Power-Down Boot Camps for Venture Capitalists
WHY YOU SHOULD CARE
Because VCs also need places where they can recharge their batteries.
By Zara Stone
Every year in Boulder, Colorado, Jerry Colonna would host four-day boot camps on radical self-inquiry under his firm, Reboot, designed for target demographics: CEOs and founders. Then he realized there was an underserved community of venture capitalists. “They have a unique expression of power, not a traditional command and control structure,” he says. This can lead to anxiety, depression and self-doubt — which Colonna, a former venture capitalist turned executive coach, alleviates through group discussions, exercise and guided mindfulness. “We’re helping people develop stronger and more resilient leadership,” he says. He wishes something like this had existed in his VC days — “I was fucked up and lost!” he exclaims.
This January, Reboot hosts its third VC boot camp. Such camps are part of a growing number of venture capitalist–targeted getaways, all offering far more than the usual meet ’n’ greet. This partly falls into the bracket of “adult summer camps” — searches are up 43 percent from 2016 on Pinterest travel boards — combined with VCs’ desire for a more elite and introspective experience. There’s Summit, launched in 2008, an invite-only event series — an average day might include making a 3D-printed bird’s nest, learning meditation techniques from an Olympian and listening to Quentin Tarantino. In July 2017, Farm + Land launched, a company creating invite-only urban retreats for “urban creatives, makers and doers” — think tiny-house building, yoga and CEO keynotes. This past fall, the European Venture Retreat launched in Italy, and then there’s Further Future, ostensibly a conference on futurism, but in reality, a three-day party for venture capitalists and their cronies. For VCs who attend, these camps offer a path to recapture — or reinvent — their childhood, engaging in wholesome fun, with an adult bent.
We’re working harder than ever before, and the only medicine is the outdoors.
Freddie Pikovsky, founder, Farm + Land
“I don’t see what we do as a retreat,” Colonna says. “A retreat feels like rest, whereas a boot camp is leaning in and doing hard work — you see the difference?”
Around 20 to 30 VCs apply for each $10,000 spot Colonna offers — he tries to keep groups to fewer than 20 people. Some participants try to use the retreats for networking, he says, which isn’t what he wants — his goal is willingness to work and authenticity. “What they need is equanimity and resiliency, and the capacity to deal with the fact that sometimes things suck,” he says. “Five years from now, I’d like them to not feel depressed and aggressive, but [to] feel at peace.” One session titled “VCs Behaving Badly” involves venture capitalists owning their past mistakes and working out how to change.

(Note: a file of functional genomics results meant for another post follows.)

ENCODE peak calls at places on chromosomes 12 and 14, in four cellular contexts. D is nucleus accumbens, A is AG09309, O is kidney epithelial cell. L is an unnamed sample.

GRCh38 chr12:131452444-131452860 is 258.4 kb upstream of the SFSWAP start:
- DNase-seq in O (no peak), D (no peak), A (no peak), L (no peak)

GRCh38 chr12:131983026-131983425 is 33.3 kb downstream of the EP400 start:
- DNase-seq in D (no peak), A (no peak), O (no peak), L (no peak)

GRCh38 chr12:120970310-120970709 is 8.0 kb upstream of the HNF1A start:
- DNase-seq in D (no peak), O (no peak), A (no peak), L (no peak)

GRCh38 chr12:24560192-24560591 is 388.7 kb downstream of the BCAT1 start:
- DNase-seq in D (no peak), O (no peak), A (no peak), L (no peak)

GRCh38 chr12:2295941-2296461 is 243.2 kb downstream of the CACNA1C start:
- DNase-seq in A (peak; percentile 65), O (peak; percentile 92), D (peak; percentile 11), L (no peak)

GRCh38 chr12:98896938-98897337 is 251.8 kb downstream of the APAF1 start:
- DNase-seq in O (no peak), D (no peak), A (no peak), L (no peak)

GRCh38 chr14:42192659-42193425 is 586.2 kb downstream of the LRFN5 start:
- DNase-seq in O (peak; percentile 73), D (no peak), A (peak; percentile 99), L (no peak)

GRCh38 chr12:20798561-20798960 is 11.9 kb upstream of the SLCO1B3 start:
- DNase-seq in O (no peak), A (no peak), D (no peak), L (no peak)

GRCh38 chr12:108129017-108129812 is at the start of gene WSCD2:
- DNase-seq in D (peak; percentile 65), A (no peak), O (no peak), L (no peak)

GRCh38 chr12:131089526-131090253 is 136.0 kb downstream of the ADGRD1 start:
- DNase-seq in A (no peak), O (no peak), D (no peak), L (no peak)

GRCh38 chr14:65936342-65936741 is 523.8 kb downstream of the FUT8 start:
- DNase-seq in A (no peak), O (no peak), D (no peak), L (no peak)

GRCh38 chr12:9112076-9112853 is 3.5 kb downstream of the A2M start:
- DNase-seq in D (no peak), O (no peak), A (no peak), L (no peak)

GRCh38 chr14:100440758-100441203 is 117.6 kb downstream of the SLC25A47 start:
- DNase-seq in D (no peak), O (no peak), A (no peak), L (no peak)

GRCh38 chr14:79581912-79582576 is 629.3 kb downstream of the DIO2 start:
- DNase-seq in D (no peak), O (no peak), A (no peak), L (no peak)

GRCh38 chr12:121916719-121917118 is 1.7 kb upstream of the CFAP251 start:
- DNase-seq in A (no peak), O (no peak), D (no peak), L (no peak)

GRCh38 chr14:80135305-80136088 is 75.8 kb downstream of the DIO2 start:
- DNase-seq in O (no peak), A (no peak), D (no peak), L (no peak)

Steve Schlafman, a principal at RRE Ventures, found attending a boot camp invaluable. “The boot camp went deep and had a profound effect on me,” he wrote on his blog. “Throughout the weekend, I was able to recognize that many of the things that I wrestle with as a board member and an investor are quite common.”
The chance to reconnect with nature while reflecting on personal goals is what inspired 33-year-old travel entrepreneur Freddie Pikovsky to found Farm + Land (it’s also the subject of his upcoming book). Farm + Land is a wilderness retreat that’s also a country co-working space with plenty of Wi-Fi and handcrafted tiny houses and cabins. The beta test is in 2018. “We’re working harder than ever before and the only medicine is the outdoors,” Pikovsky says. “It’s the escapism that urban dwellers are needing.” A co-working garden with hammocks is available for those who can’t switch off. “This is a modern, relatable idea of what a retreat should be,” he says, adding he’s looking to curate attendees. VCs are one demographic he’s looking at — “they have a lot to share,” he says. Amenities-wise, luxury — hotel-quality sheets, organic food and artisanal crafts — is a key part of this project.
That’s admirable, but it also leads to a homogeneous group (read: white male) attending and participating at such retreats. Lack of diversity is common in tech, which also means that in these cases, mindfulness becomes the domain of men.
Why there’s such a desire for this type of soul-searching getaway for VCs is hard to quantify, but the current climate of self-awareness plus the revelations of rampant sexual harassment are likely playing a role. Colonna thinks the growth may be related to people feeling more confident in talking about their struggles. “If that’s the case, I’m super fucking happy,” he says. “We’re pointing a way and saying you don’t have to feel like shit every day in your job and your life.”
Personal development rather than profit is becoming a priority for many, and the different offerings emphasize an opportunity to make real social connections rather than just network. From extravaganzas like Summit to reflective events like Reboot, the VC world is getting more woke. And we’re all better off for it.